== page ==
Just What Do You Call Dirt on Mars, Earth?
The Doctor has always been curious about questions such as this one, which stimulate thought and promote an exchange of new ideas. Most, if not all, heat treaters – whether they like to admit it or not – enjoy the challenges that present themselves when confronted by a new material or the need to develop a new process recipe to achieve specified properties or results. Here, we will consider an example of doing just that. Let’s learn more.
A question was asked of The Doctor as to the best heat-treatment practice to develop Rockwell hardness in the low 60s for a Böhler N690 material. Being somewhat unfamiliar with this particular grade and what products are commonly manufactured from it, it was natural to do an Internet search to glean some general insights followed by a more detailed investigation of what heat-treat recommendations were available from the manufacturer. In addition, it made good sense to reach out to several commercial heat treaters to learn from their experience. As a result, several heat-treat recipes were developed.
Böhler N690 is classified as a stainless steel – more specifically, a martensitic chromium stainless steel with cobalt, molybdenum and vanadium additions (Table 1). The cobalt addition in particular is responsible for many of this alloy’s most desirable properties. This material is intended for applications requiring high hardness in combination with good corrosion and wear resistance, along with excellent surface-finish and edge-retention characteristics in the finely ground and highly polished condition.
Knife blades are one of the most common uses of this grade. Other applications include surgical (cutting) instruments, rotary knives for the meat-processing industry, plate and knife-edge fulcrums, corrosion-resistant roller bearings, valve needles and pistons for refrigeration systems.
Many knives are made of 440C steel, given that this alloy is easy to re-sharpen and has an excellent price point and good general-duty performance. However, the ability to hold a sharp edge in demanding field use and a desire to improve overall performance drives knife manufacturers to investigate alternative steels. As such, literally dozens of types of steel are used to create knife blades. Some of the more popular material grades include 420HC, 1095, AUS-8, 18Cr13MoV, X50CrMoV15 (DIN 1.4116), 154CM, S30V, VG10, D2, Elmax®, CPM3V, ZDP189 and SM100. Another popular choice is Böhler N690 (Fig. 1).
Most knife makers use VG10 to compare the performance of N690 rather than 440C. N690 belongs to a class of materials of similar chemistry (Table 1), which are all available in sheet form to facilitate manufacturing (i.e., stamping of the material).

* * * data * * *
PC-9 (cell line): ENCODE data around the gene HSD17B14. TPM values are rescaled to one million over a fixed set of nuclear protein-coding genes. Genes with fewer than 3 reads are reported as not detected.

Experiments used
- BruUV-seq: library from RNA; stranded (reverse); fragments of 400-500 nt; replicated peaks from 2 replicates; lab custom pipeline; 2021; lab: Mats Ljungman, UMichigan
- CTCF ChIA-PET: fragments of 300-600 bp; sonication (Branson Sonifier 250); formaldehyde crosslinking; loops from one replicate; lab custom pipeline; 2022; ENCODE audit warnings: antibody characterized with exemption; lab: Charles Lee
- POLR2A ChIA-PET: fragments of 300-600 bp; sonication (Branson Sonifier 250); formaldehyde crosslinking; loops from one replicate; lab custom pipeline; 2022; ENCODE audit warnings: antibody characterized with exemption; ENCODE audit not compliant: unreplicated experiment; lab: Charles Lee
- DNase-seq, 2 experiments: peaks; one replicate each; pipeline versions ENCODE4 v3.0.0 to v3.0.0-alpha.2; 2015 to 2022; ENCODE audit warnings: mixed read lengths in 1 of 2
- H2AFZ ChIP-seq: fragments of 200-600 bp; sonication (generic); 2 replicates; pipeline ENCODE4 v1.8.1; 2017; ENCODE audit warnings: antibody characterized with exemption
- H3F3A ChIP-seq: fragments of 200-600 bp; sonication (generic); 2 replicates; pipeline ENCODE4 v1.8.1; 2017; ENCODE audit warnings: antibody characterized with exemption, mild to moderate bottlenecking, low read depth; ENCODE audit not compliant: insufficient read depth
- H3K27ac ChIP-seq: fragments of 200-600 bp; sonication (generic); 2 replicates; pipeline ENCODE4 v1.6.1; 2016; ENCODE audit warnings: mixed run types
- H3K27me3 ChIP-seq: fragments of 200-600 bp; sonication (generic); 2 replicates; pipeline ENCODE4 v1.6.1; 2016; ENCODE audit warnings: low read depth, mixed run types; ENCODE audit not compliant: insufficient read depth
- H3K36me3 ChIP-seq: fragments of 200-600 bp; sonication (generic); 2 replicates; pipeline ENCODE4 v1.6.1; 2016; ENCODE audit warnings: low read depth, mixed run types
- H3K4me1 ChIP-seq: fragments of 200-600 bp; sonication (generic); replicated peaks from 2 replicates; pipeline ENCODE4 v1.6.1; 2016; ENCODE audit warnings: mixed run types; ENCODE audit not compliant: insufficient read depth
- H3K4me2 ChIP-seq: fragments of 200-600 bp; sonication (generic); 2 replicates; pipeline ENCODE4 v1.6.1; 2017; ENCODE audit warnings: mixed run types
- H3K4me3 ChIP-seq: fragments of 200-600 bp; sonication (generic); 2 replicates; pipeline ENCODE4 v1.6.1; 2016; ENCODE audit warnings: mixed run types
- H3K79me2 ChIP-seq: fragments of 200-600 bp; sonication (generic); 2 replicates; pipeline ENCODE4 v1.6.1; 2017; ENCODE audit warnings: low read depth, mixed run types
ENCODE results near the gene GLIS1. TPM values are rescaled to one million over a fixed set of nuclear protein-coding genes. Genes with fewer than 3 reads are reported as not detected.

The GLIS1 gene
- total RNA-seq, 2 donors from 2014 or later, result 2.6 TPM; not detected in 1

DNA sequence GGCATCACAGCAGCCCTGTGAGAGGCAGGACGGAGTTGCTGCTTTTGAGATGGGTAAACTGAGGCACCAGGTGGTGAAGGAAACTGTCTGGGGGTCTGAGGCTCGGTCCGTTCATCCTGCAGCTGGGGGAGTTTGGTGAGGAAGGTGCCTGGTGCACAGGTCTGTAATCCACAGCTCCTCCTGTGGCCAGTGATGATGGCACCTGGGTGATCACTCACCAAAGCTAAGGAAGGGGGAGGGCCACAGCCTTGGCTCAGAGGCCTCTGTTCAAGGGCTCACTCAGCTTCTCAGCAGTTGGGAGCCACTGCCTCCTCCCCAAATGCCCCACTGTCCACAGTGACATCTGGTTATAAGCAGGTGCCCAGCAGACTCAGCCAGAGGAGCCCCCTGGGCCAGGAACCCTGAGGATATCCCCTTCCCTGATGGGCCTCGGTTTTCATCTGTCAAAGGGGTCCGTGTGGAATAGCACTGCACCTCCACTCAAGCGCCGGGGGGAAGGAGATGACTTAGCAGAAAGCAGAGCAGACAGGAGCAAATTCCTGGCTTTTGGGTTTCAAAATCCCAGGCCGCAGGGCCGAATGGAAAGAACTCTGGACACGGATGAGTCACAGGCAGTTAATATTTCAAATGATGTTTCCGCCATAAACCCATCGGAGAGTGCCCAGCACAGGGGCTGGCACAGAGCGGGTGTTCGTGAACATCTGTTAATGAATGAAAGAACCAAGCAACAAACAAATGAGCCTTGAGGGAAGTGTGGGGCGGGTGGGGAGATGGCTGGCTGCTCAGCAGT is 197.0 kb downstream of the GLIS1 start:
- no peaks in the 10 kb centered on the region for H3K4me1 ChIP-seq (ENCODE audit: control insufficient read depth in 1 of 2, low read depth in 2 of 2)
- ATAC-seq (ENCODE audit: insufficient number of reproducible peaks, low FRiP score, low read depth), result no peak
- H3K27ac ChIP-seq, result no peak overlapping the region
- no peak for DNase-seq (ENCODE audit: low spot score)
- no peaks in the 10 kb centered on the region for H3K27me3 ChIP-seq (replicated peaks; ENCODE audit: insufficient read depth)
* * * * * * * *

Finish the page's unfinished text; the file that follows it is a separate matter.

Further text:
Manufacturers typically provide general heat-treat instructions for their stainless steels with expected results in terms of microstructure and hardness (Table 2). Examples are:
- Annealing: 800-850°C (1470-1560°F). Resultant microstructure is ferrite and carbide.
- Hardening (furnace): 1030-1080°C (1885-1920°F) followed by rapid forced-air cooling or oil quenching (for thick sections).
- Tempering: 100-200°C (210-390°F). Resultant microstructure is martensite and carbide.
From this type of data, one can develop specific heat-treat recipes based on a given steel. For N690 knife blades this would be as follows:
- Preheat to 650-705˚C (1200-1300˚F) and equalize (i.e., soak until parts and load are uniform in temperature, typically 15-30 minutes).
- Heat to 815-870˚C (1500-1600˚F) and equalize (i.e., soak until parts and load are uniform in temperature, typically 10-20 minutes).
- Heat to 1060˚C (1940˚F) and soak for 15-30 minutes. Do not over soak; alternate hardening temperature: 1070˚C (1960˚F).
- Quench in air using rapid forced convection cooling.
- Deep freeze (for retained austenite conversion) at -84˚C (-120˚F) for a minimum of 2 hours with 3-4 hours recommended. The minimum treatment is -70˚C (-95˚F) with a soak of 3-4 hours at temperature; -185˚C (-300˚F) is also permitted; deep freeze within 30 minutes of quench completion.
- Temper immediately upon return to room temperature. Double tempering is required to achieve desired hardness and maximize stability. The minimum time at temperature is 2 hours.
Hardness results vary somewhat with the choice of austenitizing temperature and tempering temperature (Fig. 2). For example, to achieve 60-61 HRC, one would double temper N690 austenitized at 1060°C (1940°F) for two hours at a temperature of 99-135°C (210-275°F). By contrast, using an austenitizing temperature of 1070ºC (1960°F), one finds that a tempering temperature of 125-150°C (255-300°F) is required to achieve the same result.
What is important for the heat treater to focus on is the process of determining the best heat-treatment practice for a given steel. This involves understanding the end-use application, researching the material properties, and then creating an optimized recipe based on input from the steel supplier and the experience of the heat-treat community.
- Herring, Daniel H., Vacuum Heat Treatment, BNP Media, 2012
- Böhler N690 Technical Data Sheet DE 12.2007 EM-WS
- Wikipedia (wikipedia.org)
More about Knifemaking
Our website contains two interesting write-ups on knives.
The first can be found here: www.industrialheating.com/knives, and the second on Damascus steel knives here: www.industrialheating.com/damascus